Nonprofit associations dedicated to guaranteeing that fertility treatments comply with Jewish religious law (halakha) are thriving in Israel.

According to a study conducted by Haaretz (and reported by Dan Even in Friday's Hebrew edition), there are at least seven such organizations providing services to more than 3,000 couples a year combined. The largest of these organizations, Bonei Olam and the PUAH Institute, are supported by several government ministries, primarily by the Religious Services Ministry.

These NGOs are creating a new model of private medicine, using public funds to subsidize services that are not included in the state-supported "basket" of health goods and services available to all Israelis. Their main services are kashrut supervision at IVF clinics and choosing surgeons at government hospitals, the latter in apparent violation of Health Ministry regulations.

PUAH deploys around 50 kashrut supervisors in Israeli hospitals to ensure that no mistakes are made in mixing sperm and eggs during the in vitro fertilization process. The institute receives up to NIS 1,300 per couple from the Religious Services Ministry for this service. It charges each couple an additional NIS 215 to NIS 360, depending on the precise services rendered.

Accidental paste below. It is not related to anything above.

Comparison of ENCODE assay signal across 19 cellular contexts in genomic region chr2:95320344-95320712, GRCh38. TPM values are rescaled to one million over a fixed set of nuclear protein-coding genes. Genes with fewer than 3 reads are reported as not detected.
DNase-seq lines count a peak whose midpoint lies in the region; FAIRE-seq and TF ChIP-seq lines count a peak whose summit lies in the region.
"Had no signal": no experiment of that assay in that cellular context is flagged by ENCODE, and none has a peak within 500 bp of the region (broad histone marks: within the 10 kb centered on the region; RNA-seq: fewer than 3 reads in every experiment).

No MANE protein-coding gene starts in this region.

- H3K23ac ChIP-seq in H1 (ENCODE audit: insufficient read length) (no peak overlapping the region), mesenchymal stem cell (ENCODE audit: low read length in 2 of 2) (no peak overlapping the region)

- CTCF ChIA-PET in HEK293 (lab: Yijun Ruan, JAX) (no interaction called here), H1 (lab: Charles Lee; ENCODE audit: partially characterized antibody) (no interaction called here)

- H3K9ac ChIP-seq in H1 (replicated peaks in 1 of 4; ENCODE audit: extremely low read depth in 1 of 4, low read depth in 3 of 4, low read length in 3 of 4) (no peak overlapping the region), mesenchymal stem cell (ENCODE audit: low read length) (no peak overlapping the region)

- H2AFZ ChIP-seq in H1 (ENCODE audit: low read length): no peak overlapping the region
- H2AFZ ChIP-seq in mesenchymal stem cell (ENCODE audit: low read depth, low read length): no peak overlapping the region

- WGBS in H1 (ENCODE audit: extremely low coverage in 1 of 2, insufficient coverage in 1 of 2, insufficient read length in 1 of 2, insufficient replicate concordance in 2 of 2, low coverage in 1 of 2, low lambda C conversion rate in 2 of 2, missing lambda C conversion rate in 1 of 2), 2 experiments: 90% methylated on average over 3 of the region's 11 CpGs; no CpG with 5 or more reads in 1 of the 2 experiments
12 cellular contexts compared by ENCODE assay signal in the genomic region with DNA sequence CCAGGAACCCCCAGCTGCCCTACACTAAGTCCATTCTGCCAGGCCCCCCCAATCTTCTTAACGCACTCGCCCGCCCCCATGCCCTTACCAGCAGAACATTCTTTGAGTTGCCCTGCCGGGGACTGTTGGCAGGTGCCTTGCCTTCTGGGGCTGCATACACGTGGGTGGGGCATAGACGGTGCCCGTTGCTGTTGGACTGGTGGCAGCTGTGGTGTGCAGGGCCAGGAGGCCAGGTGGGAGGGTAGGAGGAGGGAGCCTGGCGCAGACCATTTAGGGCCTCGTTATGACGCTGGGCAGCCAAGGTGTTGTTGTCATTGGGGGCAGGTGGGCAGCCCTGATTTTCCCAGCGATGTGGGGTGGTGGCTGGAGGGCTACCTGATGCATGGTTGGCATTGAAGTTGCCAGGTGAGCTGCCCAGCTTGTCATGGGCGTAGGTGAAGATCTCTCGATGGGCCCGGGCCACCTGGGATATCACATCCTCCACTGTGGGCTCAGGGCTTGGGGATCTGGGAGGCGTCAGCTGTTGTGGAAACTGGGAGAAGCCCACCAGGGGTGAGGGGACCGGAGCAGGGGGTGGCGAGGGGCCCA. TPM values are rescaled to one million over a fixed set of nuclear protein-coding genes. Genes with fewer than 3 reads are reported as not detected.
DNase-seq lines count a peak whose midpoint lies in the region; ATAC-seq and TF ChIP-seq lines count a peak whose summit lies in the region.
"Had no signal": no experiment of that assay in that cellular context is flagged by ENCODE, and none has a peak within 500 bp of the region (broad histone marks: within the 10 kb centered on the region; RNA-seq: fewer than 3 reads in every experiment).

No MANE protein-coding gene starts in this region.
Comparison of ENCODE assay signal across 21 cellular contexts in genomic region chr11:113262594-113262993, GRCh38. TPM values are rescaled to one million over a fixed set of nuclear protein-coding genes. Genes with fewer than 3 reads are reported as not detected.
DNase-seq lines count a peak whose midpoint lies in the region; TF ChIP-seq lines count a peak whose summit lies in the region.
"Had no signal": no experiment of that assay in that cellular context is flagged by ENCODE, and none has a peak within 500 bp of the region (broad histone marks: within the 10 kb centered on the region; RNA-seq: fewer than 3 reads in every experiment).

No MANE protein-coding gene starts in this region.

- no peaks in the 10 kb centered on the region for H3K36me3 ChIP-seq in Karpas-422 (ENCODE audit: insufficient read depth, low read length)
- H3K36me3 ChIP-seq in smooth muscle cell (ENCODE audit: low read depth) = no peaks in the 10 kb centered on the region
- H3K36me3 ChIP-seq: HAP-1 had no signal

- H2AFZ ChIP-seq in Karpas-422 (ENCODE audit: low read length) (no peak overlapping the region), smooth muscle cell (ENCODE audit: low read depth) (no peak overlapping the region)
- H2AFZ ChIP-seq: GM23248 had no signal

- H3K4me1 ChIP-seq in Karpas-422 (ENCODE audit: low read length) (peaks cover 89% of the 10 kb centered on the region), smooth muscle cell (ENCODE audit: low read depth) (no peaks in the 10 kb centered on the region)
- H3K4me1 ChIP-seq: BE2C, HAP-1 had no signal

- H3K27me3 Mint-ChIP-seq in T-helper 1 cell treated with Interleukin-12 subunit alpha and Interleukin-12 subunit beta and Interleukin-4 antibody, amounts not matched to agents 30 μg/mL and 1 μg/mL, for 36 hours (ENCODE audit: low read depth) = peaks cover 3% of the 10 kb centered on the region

The PUAH Institute claims to have prevented 37 errors in 15 years of providing this service. This, however, does not explain why the state is underwriting private medical services for a particular segment of the population. Is it that only the ultra-Orthodox deserve double oversight of the combining of eggs and sperm - oversight by both the fertility center and the kashrut supervisors? Do non-Haredim undergoing IVF not deserve the same protections? And what about the medical training of these kashrut supervisors? Who decides that they have the skills needed for the job? And why are they given access to confidential medical information?

Most hospitals cooperate with the NGOs' activities out of fear that their patients might switch to a rival hospital and deprive them of an important revenue stream. But it's the state, not the hospitals, that is supposed to prevent such lapses. Once again, the Israeli government is violating the public trust by enabling a particular community to receive significant favors at the expense of all citizens.

Read this article in Hebrew